Outside the foliage is enraptured, leaves like skin when touch calls it to ecstasy. I want to go into the garden and birth with the trees.

Lili is feeding her cat, she sings to her as she pulls the lid off the can. Wafa curls around her legs with love and affection.

I suspect I will be taken by the fingers and led through the lights and the lines. Step by step through the concepts of safety.
I should be grateful. grateful.

But there is a whole chorus; plants, bugs, bee’s and birds, a cat and a small child at one with the wind, they tell me not to forget what my body knows and what the back of time taught me,
we women we know how to birth.

Fes – City of the Heart

Twenty years ago when I arrived in Fes, I discovered my visa was running out for Spain and since I had to travel to Germany by land to catch my flight home I disappointedly boarded the next bus to Ceuta the following morning. I spent the night in the Ville Nouvelle, I did not see the old city. I did not see Fes. And it always seemed like unfinished business.

When we stepped off the train in Fes from Casablanca and took a taxi to the ancient medina it was a moment of sheer elation.  After so many years of longing, we were finally there. Fes medina is now filled with luxury riads and I was tempted to choose a middle range one simply because we might never have that opportunity again to sleep in such a resplendent sign of our tradition. We were met at one of the many gates and taken to our destination by a man with a cart, red faced and puffed after what seemed like a sprint through the labyrinth alleys of the medina. The ancient medina is a car free zone, only accessible by foot or donkey.

 

Before you arrive in Fes everyone warns you that you will require a guide. It is impossible to find your way around at first because all the alleyways look the same and it is difficult to find any markers of landscape. I thought we were adventurous enough to try it without a guide but after our first day in which we walked in circles and did not find any of the landmarks we were looking for I decided to be a sensible tourist and do what we were told.

Considering it was only three days since we had left Australia the impact of visiting these places is very difficult to put into words. It was just overwhelmingly beautiful. It seemed fitting that we started with Masjid Moulay Idriss II because he was the founder of the city and the son of Sheikh Moulay Idriss I who is considered the Father of Morocco. It seemed that through greeting him, it was like greeting the whole country and it’s rich history and honouring the beauty that brought me into Islam in the first place. As I was standing in the courtyard I heard a voice cry out ‘Marhaba Hajja!‘ and I turned and realised an old man was talking to me so I in a somewhat startled voice replied ‘shukran/thankyou’ to which he said ‘Yes! Shukran!‘ and went back to sweeping the fountain. Later I discovered that Zeph had taken a photograph of him at some point during our visit.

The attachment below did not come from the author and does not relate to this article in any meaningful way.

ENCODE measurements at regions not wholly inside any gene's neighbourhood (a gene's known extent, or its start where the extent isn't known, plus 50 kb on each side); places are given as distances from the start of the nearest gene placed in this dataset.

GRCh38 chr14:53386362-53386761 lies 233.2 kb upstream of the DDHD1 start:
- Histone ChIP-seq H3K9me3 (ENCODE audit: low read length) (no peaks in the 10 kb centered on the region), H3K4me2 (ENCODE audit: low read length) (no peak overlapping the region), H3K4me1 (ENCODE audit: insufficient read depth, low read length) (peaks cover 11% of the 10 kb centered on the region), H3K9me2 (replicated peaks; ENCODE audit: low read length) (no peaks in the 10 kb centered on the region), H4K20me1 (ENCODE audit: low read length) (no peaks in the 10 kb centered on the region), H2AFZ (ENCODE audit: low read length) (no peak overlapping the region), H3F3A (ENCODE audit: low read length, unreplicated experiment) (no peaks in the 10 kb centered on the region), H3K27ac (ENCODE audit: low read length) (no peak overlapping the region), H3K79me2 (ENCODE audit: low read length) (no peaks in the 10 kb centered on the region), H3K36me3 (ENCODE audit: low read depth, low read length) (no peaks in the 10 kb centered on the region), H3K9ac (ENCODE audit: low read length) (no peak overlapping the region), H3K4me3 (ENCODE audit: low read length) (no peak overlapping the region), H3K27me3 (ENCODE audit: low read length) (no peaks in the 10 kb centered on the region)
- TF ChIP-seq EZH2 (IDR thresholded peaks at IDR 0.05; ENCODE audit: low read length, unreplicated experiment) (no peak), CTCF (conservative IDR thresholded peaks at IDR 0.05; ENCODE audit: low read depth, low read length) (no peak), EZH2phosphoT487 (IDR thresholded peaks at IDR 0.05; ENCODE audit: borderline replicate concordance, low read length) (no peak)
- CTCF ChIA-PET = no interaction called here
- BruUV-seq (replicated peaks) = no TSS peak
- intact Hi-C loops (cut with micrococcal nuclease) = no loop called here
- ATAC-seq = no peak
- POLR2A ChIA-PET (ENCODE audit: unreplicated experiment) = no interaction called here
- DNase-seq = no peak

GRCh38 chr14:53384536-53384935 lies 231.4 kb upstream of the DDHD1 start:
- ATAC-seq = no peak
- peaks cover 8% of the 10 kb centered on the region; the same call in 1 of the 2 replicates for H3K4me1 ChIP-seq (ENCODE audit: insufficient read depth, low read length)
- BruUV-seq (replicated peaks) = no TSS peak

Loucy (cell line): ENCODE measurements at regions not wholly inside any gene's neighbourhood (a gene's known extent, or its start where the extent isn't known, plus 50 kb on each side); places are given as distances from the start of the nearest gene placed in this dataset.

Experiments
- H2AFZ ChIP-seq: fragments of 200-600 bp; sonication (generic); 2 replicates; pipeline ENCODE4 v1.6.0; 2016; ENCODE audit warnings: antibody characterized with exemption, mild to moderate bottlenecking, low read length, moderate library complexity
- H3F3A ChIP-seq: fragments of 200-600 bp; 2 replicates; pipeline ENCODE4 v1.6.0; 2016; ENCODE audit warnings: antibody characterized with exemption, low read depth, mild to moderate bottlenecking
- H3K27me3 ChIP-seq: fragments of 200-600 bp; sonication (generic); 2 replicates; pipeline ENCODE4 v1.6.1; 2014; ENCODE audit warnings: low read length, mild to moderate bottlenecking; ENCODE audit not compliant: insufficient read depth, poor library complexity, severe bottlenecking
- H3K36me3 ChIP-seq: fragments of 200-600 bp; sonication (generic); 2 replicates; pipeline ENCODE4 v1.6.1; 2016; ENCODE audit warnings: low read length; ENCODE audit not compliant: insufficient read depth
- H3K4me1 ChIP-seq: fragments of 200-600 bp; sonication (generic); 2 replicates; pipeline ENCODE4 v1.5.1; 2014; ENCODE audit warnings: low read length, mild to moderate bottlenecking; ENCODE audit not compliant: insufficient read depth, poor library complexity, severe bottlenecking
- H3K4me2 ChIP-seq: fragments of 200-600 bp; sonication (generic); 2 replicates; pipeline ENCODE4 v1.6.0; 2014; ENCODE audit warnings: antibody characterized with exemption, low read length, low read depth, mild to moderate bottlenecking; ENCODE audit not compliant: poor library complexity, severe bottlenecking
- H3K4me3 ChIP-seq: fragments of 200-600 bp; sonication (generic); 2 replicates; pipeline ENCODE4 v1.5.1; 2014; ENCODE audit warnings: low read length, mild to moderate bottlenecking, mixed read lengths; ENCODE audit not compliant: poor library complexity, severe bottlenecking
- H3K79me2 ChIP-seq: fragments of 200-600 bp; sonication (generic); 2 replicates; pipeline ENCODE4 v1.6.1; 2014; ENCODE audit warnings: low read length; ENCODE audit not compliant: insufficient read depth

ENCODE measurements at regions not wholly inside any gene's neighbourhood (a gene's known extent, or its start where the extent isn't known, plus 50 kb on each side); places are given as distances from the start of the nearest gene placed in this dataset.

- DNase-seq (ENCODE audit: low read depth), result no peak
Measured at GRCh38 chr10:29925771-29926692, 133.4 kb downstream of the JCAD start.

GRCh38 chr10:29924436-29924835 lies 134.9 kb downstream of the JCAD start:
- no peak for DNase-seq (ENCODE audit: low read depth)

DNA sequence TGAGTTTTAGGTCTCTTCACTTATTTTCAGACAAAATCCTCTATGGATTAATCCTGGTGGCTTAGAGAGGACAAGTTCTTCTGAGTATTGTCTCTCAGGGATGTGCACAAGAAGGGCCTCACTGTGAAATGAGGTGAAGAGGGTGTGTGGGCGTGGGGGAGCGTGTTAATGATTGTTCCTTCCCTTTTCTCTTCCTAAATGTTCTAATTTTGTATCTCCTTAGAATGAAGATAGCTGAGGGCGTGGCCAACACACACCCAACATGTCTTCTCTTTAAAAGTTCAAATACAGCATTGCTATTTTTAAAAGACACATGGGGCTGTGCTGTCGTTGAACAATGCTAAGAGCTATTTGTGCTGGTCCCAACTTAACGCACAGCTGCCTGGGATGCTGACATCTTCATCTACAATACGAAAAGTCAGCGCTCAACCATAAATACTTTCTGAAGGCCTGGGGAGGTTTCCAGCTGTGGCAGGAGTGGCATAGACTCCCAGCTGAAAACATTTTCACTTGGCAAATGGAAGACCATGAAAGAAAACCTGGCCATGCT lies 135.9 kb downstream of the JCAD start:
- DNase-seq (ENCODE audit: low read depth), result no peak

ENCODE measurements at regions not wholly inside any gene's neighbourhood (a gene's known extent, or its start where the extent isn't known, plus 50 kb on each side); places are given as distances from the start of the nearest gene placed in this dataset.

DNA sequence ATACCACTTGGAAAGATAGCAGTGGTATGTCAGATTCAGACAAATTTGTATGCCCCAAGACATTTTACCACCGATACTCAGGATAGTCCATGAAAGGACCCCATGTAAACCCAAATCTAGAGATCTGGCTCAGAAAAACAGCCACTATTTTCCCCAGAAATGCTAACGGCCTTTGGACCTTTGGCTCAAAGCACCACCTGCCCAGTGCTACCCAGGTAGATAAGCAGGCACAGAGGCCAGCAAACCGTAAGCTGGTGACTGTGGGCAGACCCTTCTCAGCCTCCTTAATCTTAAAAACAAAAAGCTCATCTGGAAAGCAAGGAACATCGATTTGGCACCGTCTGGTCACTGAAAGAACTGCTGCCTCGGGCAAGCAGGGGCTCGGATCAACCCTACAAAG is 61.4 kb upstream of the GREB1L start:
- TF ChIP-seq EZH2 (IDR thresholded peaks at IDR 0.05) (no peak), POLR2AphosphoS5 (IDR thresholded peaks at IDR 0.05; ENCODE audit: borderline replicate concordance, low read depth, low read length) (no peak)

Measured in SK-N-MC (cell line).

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We also visited the tanneries briefly and whilst we were there I remembered that Sidi Ali al Jamal was close by as I had read that his zawia was in this area of the old city. I had planned to try and find it myself as it is not well known like the big mosques but since we were close by I asked about it and some old men who worked selling leather items described to my guide how to get there. First we passed by the zawia where his daughter is buried but it was closed so then we found our way to the Zawia of Sidi Ali al Jamal.

It was locked but there was a phone number on the door and my guide rang the number and soon a woman came and opened the door. My camera battery died the moment she opened the door. We entered into a lovely courtyard filled with fruit trees, it was still a family home tended by his descendants.

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I think my expectation got the better of me on this visit, I had longed to visit here for so many years that to be standing there and with a rather stroppy ten year old, just left me not knowing what to do. It was only when we left and I thanked the woman and took her hand that those expectations just dissolved briefly and with tears in our eyes we said goodbye and stepped back outside the courtyard walls. She invited us back for the Thursday night dhikr but I had no idea how we would find our way there alone in the dark as it was quite a long way from where we were staying.

That night I lay on the bed in my room and imagined the dhikr that was occurring and how much I longed to be there. And I thought about how that was such a common theme in my experience, sometimes being so close to these things yet not being able to partake. And I stared up towards the incredibly high ceiling in the room and it felt as if we were sleeping in the very heart of the universe.
Fes felt like the heart of the world and I was so grateful to be there.

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The following day we found our way back to Al Qarawiyyin for the Jama’a prayer. To be able to pray Jama’a beside the courtyard was a wonderful experience. And something we returned to do again when we visited Fes for the second time just before returning to Australia. The second time with my lovely friend M who had come from Belgium for us to be able to meet in Fes!

And still, every Friday now, I transport myself back here in my memory.

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The film Fez – City of Saints is available to watch on Youtube.